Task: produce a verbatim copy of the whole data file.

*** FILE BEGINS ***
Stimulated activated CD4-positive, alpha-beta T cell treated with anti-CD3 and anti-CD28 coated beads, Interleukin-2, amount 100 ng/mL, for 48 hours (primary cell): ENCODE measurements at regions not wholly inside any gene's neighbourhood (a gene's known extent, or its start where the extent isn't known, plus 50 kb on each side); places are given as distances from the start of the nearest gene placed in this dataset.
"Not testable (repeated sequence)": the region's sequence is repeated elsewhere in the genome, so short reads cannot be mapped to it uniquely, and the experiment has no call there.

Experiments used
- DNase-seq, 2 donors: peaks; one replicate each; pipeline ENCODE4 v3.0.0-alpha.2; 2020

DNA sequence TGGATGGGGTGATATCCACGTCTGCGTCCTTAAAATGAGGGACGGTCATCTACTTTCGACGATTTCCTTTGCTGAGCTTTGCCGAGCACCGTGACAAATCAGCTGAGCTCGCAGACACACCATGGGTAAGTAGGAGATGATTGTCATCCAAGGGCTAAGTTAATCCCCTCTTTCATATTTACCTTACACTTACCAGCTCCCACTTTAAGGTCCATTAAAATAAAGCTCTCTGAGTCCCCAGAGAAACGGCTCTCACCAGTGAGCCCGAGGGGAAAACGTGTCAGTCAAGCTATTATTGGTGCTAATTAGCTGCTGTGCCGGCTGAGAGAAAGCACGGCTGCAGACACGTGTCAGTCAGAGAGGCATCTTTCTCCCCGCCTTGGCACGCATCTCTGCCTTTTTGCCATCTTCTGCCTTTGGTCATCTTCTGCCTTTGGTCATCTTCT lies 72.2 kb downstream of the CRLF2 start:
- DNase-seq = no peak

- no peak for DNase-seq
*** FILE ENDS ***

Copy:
Stimulated activated CD4-positive, alpha-beta T cell treated with anti-CD3 and anti-CD28 coated beads, Interleukin-2, amount 100 ng/mL, for 48 hours (primary cell): ENCODE measurements at regions not wholly inside any gene's neighbourhood (a gene's known extent, or its start where the extent isn't known, plus 50 kb on each side); places are given as distances from the start of the nearest gene placed in this dataset.
"Not testable (repeated sequence)": the region's sequence is repeated elsewhere in the genome, so short reads cannot be mapped to it uniquely, and the experiment has no call there.

Experiments used
- DNase-seq, 2 donors: peaks; one replicate each; pipeline ENCODE4 v3.0.0-alpha.2; 2020

DNA sequence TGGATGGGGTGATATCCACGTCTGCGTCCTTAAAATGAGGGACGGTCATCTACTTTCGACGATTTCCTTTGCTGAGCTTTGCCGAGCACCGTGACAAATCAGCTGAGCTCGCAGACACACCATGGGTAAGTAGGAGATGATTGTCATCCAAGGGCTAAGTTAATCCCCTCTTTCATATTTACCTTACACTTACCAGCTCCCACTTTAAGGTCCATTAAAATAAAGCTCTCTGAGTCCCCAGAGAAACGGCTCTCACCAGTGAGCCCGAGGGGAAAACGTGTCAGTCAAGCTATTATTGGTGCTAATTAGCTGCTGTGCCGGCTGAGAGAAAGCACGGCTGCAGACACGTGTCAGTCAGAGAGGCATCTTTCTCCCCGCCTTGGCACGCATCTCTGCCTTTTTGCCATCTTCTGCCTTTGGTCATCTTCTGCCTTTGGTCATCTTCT lies 72.2 kb downstream of the CRLF2 start:
- DNase-seq = no peak

- no peak for DNase-seq